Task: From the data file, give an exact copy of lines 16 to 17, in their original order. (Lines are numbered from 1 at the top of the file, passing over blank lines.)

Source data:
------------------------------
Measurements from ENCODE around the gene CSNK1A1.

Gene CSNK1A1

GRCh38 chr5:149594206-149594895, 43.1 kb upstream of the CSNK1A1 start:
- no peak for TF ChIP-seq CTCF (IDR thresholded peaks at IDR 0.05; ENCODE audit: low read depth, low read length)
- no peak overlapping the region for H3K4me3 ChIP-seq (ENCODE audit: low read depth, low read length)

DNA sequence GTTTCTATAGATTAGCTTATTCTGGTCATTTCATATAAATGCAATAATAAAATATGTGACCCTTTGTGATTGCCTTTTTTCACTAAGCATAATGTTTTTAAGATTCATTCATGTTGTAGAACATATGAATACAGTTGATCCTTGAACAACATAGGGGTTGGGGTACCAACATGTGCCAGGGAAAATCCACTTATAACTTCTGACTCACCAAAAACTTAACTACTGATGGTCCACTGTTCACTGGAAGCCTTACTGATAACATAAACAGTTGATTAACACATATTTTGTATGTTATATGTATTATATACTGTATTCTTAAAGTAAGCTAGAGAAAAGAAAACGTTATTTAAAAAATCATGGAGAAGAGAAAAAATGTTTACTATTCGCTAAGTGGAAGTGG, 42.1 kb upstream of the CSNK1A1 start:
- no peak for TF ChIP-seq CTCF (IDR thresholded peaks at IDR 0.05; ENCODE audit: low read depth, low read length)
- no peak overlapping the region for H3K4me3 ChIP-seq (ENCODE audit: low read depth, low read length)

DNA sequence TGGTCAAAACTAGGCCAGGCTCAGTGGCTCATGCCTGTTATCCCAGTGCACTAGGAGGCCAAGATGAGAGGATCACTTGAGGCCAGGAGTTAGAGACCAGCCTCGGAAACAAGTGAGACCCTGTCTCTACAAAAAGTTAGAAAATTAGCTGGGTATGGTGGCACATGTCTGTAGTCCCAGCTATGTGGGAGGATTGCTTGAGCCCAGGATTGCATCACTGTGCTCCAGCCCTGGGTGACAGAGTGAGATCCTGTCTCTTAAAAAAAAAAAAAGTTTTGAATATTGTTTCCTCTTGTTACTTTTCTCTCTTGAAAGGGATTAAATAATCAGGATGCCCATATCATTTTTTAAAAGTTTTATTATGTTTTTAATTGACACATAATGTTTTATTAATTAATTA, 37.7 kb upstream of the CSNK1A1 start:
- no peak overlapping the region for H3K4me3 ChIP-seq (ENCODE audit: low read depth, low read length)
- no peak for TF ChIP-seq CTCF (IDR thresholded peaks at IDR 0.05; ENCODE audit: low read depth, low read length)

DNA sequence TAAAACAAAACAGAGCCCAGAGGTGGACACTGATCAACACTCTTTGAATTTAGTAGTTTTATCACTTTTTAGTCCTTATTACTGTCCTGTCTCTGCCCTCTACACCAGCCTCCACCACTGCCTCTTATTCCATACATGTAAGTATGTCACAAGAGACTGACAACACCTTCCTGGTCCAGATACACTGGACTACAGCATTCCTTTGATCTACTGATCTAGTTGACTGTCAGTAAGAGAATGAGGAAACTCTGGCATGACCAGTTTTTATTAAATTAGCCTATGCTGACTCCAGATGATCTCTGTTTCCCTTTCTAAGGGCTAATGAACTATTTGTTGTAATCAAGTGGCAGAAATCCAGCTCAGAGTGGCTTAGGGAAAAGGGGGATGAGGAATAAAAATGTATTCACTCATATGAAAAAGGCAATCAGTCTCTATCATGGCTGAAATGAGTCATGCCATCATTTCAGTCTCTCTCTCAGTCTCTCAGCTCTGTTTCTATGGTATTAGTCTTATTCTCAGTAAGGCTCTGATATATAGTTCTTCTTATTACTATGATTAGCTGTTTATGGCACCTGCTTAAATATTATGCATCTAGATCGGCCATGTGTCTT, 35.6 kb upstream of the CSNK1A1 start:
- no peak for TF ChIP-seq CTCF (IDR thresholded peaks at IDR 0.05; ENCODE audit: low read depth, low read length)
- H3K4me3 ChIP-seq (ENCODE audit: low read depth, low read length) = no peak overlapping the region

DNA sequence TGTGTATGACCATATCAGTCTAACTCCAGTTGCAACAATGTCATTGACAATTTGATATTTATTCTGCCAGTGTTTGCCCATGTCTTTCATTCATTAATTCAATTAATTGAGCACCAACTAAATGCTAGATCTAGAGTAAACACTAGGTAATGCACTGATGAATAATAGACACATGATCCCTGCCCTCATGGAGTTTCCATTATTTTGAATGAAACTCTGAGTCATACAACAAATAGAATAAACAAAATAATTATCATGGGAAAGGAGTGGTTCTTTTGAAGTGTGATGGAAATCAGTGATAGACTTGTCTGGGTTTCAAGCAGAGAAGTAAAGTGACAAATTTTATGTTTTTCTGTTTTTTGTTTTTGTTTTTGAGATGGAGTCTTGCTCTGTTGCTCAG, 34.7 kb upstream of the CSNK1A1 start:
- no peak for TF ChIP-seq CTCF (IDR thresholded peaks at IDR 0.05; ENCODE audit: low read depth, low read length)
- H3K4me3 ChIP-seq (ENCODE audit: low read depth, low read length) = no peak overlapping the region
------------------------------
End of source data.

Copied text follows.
- no peak for TF ChIP-seq CTCF (IDR thresholded peaks at IDR 0.05; ENCODE audit: low read depth, low read length)
- H3K4me3 ChIP-seq (ENCODE audit: low read depth, low read length) = no peak overlapping the region